Ms Bell’s argument that English itself is to blame for children’s failure to properly master it is infuriating mostly because it wilfully dispenses with common sense. However, my sense of outrage at her spurious conclusions runs deeper. It’s personal.
My passion for written English is probably even less fashionable than my puritanical irritation at the notion things should always be easy, but I don’t care. I love words.
Apparently, among the 100 most difficult words are treasures like “vast,” “fabulous,” “exquisite,” and “magic.” Any of which, incidentally, I’d call upon to describe the voluptuous, complicated, delicious, mind-filling splendour of English.
Yes, English is difficult. So are neurosurgery, ballet, sculpture and long division. Most stuff worth doing, actually. To succumb to functionality would be to turn a rainbow beige.
I remember the hard words of my childhood – scissors, mayonnaise, Mississippi – and the joy of navigating their difficult curves. To this day I sing-song to myself as I spell “es-cee-eye-es-es-o-r-es,” revelling in the unnecessary “c” which is as purely indulgent as a chunk of fudge in double chocolate ice cream.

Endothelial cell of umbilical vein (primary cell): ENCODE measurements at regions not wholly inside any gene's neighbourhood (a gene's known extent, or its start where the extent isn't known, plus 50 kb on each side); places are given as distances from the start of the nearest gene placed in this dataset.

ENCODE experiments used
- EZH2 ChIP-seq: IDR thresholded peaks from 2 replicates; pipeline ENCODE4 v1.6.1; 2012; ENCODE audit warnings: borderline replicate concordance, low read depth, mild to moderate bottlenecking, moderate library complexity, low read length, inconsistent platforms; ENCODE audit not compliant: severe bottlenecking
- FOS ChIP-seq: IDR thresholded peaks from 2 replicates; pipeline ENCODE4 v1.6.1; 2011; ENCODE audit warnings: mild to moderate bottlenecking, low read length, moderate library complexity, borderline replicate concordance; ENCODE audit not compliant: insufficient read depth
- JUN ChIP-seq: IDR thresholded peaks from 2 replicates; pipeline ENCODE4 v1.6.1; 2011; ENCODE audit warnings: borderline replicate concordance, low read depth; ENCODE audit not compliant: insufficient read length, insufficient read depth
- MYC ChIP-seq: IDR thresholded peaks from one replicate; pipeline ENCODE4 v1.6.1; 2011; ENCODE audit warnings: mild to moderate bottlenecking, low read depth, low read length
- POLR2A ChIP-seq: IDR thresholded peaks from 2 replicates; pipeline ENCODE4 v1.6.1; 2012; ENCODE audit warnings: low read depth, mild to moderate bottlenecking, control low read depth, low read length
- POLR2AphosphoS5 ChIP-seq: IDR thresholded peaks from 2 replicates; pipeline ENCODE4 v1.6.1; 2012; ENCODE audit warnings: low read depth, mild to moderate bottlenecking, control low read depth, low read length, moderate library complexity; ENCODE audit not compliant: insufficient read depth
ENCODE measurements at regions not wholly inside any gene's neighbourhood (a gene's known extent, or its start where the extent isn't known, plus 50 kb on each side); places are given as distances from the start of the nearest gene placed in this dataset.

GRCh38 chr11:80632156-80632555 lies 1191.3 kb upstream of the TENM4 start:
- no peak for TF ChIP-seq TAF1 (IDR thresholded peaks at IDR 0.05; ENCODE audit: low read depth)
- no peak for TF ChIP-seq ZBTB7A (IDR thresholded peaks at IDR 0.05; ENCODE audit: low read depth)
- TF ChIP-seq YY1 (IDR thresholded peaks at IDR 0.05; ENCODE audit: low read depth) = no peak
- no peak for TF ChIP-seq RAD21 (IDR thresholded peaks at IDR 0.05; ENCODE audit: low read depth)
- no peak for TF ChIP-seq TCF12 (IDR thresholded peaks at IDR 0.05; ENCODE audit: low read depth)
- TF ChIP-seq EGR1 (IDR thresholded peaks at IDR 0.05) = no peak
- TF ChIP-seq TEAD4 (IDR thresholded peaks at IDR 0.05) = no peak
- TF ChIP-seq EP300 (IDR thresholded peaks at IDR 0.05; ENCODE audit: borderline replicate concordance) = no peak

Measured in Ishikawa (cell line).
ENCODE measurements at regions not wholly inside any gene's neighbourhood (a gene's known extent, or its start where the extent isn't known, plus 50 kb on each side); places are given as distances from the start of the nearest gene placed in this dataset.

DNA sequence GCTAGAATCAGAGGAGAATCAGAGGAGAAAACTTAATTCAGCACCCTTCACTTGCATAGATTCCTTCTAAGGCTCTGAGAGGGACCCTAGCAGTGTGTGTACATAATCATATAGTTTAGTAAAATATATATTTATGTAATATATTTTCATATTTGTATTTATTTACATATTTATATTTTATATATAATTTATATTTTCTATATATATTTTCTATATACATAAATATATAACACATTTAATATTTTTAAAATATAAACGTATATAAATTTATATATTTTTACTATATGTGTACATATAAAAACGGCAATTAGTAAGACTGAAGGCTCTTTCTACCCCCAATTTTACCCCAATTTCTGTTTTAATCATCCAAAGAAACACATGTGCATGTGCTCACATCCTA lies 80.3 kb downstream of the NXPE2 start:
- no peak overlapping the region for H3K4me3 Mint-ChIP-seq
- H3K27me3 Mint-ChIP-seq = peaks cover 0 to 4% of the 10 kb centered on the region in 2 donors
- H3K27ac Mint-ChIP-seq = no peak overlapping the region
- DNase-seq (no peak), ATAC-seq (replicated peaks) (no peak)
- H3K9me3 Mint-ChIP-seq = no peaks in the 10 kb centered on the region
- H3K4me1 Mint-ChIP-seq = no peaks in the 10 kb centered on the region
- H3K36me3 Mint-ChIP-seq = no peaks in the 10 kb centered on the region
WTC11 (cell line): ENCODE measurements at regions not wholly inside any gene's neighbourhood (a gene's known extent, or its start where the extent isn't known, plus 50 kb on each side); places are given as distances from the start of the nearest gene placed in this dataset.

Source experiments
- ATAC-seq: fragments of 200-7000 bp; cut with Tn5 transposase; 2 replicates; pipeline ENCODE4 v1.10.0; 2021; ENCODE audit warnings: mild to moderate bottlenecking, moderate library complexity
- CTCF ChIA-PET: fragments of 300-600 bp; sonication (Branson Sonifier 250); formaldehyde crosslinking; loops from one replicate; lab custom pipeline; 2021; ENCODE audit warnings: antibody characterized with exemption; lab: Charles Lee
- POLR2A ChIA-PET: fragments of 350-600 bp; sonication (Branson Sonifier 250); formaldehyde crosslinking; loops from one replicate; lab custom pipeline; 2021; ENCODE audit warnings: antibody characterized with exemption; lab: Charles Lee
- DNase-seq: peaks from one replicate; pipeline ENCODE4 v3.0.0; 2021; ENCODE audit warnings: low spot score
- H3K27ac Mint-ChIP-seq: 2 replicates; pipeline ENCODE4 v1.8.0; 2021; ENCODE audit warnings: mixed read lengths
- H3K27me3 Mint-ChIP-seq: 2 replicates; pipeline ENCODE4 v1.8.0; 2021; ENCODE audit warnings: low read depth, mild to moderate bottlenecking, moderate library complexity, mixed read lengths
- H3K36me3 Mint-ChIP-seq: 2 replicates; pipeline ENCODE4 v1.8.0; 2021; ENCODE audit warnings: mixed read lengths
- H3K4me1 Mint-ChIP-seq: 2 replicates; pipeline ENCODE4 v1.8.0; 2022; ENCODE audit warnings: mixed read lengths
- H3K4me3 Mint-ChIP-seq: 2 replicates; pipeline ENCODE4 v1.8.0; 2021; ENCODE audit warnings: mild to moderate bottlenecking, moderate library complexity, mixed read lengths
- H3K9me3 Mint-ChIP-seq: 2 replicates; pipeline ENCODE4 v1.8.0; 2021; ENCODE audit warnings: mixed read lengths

I can’t imagine a world without the intrinsic rhythms of English, without the visual poetry of its eccentric spelling. What would happen to my favourite Leonard Cohen song, Closing Time, and its slew of slant rhymes (“The whole damn place goes crazy twice/and it’s once for the devil and once for Christ/but the boss don’t like these dizzy heights/we’re busted in the blinding lights…”)?
What about the challenging beauty of Yeats’ The Second Coming with its evocation of “A shape with lion body and the head of a man,/A gaze blank and pitiless as the sun… moving its slow thighs, while all about it/Reel shadows of the indignant desert birds”?
Would we ever see again the likes of Fitzgerald’s breathtaking conclusion to The Great Gatsby which crescendos with: “for a transitory enchanted moment man must have held his breath in the presence of this continent, compelled into an aesthetic contemplation he neither understood nor desired, face to face for the last time in history with something commensurate to his capacity for wonder”?
Perhaps one could still perform feats of linguistic daring with a truncated spellings and ruthless phonetics, but it seems about as likely as someone winning the Tour de France using stabilisers.